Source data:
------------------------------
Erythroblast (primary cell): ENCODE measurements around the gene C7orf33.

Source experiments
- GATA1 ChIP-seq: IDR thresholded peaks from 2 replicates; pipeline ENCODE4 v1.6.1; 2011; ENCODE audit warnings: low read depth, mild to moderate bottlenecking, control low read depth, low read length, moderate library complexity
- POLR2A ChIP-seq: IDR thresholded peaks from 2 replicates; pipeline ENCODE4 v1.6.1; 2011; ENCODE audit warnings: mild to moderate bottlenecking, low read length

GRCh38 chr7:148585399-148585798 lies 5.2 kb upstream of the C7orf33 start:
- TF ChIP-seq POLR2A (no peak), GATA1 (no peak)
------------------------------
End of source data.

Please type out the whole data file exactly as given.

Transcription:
Erythroblast (primary cell): ENCODE measurements around the gene C7orf33.

Source experiments
- GATA1 ChIP-seq: IDR thresholded peaks from 2 replicates; pipeline ENCODE4 v1.6.1; 2011; ENCODE audit warnings: low read depth, mild to moderate bottlenecking, control low read depth, low read length, moderate library complexity
- POLR2A ChIP-seq: IDR thresholded peaks from 2 replicates; pipeline ENCODE4 v1.6.1; 2011; ENCODE audit warnings: mild to moderate bottlenecking, low read length

GRCh38 chr7:148585399-148585798 lies 5.2 kb upstream of the C7orf33 start:
- TF ChIP-seq POLR2A (no peak), GATA1 (no peak)